On exporting filth around the world

Sunday, 23 May 2010

Last Friday I introduced myself to a new group that want twice-weekly English lessons inside their French pharmaceutical company.
Their departing teacher, an English girl named Hannah, had asked them what they wanted to study for their final class.
And so it conspired that I witnessed my first official swearing lesson.

The class had five lower intermediate-level students, all in their 30's or 40's, all shirts, ties and studious brows.
Upon entering the beige, high-ceilinged meeting room, they took out their pens, turned to the right page in their notebooks and made polite inter-office discussion with each other, waiting for the lesson to begin. They were here to learn.

Hannah had decided to model the art of swearing by handing out a scene transcript from satirical UK sitcom In the Loop, before playing the video clip to the class, and asking them to follow the script.
The swearwords came frequently, vehemently and creatively. Hannah watched the scene with a wry smile. The class observed quietly. The scene finished, and the room fell silent.

“What is a twat weasel?” asked Alberto.

Words were highlighted on the whiteboard, their meanings explained.

“Nob and dick mean penis”, tutored Hannah, helpfully drawing the male anatomy on the board. “So a dickhead is somebody who thinks with their dick”.
Deek is balls?”, asked Giselle, frowning from the back of the room.
“No, balls are huevos. Testiclos.
The lady studied her handout, confused. “But then what is fannyhead?”

“One of the most versatile English words is fuck”, Hannah explained. “It can be used as a noun, an adjective, an exclamation or a verb. Gabriel, can you use the word in a sentence for us?”
Gabriel, a portly and shy looking professional man, stayed silent, as he had been for most of the lesson.
“Do you know how we would use it as an exclamation?” Hannah prompted.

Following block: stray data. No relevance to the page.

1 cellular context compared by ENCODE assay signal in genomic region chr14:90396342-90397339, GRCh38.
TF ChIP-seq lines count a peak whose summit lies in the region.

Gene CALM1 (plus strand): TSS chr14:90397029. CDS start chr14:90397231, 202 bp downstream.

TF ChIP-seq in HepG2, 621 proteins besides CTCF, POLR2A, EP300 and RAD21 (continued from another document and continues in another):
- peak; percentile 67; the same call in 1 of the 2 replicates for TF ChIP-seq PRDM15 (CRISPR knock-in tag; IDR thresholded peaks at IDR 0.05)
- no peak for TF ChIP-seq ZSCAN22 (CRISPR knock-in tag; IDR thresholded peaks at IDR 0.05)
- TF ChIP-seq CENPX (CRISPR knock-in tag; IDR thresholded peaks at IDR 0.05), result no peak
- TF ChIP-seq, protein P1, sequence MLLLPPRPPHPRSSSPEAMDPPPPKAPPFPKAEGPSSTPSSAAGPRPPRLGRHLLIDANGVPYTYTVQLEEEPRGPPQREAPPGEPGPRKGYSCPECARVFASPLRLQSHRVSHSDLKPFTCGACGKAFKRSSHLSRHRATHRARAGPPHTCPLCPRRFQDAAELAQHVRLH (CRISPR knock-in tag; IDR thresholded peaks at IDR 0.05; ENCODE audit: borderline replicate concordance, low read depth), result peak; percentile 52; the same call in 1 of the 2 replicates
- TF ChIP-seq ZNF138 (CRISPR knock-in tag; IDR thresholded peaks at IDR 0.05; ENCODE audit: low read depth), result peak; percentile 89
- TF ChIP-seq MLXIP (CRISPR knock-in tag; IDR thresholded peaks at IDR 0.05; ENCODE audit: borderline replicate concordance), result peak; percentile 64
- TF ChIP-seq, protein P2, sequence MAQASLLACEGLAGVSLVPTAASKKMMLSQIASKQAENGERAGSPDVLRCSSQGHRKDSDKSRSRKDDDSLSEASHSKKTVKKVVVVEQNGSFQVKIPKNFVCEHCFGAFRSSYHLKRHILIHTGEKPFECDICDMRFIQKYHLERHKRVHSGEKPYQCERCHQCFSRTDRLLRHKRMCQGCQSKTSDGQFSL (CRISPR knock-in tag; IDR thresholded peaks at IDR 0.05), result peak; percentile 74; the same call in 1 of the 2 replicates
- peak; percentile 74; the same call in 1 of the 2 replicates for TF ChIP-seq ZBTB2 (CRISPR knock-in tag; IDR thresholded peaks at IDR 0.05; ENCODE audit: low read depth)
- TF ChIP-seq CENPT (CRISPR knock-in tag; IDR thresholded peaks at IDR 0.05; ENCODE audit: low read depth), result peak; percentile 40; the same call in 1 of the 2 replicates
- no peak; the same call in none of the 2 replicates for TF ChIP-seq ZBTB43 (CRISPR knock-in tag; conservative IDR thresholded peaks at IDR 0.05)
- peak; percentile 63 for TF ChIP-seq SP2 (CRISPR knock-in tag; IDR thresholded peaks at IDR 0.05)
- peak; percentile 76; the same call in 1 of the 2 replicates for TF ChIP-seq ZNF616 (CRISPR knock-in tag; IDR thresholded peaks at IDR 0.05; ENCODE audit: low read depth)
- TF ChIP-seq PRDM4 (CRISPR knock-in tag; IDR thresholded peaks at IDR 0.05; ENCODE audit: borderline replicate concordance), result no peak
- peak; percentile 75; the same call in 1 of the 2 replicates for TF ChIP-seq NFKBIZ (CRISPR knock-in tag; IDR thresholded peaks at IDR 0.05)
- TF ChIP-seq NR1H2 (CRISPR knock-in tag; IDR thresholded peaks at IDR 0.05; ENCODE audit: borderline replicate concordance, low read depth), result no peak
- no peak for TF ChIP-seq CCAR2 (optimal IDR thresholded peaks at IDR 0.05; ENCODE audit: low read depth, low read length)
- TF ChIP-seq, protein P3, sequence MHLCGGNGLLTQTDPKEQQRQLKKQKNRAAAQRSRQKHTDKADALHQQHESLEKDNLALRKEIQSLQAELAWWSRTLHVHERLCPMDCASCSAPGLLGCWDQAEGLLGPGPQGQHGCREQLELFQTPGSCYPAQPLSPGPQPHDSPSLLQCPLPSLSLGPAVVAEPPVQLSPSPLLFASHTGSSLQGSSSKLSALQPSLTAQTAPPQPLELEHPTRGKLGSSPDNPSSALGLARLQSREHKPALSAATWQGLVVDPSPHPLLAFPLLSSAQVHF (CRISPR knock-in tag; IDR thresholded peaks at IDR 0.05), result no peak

Gabriel merely leant back on his chair and pouted his lips in a non-committal way.
“Ok... you're not sure, then?”
“FUCK YOU!!”, he bellowed. The penny had dropped.

Words which the students had difficulty pronouncing were drilled, chorally and individually. The fifth student walked in halfway through the class, ready to explain that it had been a hectic day at the company, waiting for a break in the loud and monotonous repetition of the word “twat... twat... twat... twat”.
“Not twate, twat”.
“Not zwat, TWAT”
Usage and collocation were also covered.
“In England you would never say the word cunt... 'twat' is still a bad word but people say it more often.”
Hopefully the students were unleashed upon the world with the impression that, should one find oneself in polite, formal company, one should always opt for the infinitely more genteel term of twat during polite raconteurism.
They were also unleashed with an audible enthusiasm for swearing. As the teacher and I tidied up in the empty classroom, their voices could be heard fading away down the corridor, practicing their new vocabulary.
“Knockers... knockers... knockers... knockers...”.


yo said...

Well played, weasel-knockers.